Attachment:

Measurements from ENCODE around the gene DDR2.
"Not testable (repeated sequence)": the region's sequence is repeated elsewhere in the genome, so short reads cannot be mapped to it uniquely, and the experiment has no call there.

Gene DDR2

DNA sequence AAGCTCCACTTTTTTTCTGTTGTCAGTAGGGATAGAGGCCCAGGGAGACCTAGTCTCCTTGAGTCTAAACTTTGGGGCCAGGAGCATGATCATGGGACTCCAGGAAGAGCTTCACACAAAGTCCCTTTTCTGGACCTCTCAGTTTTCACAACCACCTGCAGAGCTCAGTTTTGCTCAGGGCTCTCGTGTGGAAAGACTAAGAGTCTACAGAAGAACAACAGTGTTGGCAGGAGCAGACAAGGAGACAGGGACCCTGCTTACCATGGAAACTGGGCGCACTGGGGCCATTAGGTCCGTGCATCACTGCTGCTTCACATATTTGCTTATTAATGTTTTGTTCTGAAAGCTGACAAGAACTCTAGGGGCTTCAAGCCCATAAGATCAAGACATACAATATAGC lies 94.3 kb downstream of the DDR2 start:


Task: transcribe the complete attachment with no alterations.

Measurements from ENCODE around the gene DDR2.
"Not testable (repeated sequence)": the region's sequence is repeated elsewhere in the genome, so short reads cannot be mapped to it uniquely, and the experiment has no call there.

Gene DDR2

DNA sequence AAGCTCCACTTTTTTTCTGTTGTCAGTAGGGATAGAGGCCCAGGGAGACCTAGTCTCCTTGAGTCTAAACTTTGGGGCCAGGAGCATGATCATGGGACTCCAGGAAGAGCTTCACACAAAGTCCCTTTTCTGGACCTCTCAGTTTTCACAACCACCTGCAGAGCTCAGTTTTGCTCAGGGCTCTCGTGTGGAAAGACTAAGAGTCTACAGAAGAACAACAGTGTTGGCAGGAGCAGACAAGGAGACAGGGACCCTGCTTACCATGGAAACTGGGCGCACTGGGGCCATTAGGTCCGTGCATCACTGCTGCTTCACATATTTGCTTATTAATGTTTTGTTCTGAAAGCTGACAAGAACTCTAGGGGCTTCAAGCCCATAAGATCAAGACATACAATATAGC lies 94.3 kb downstream of the DDR2 start: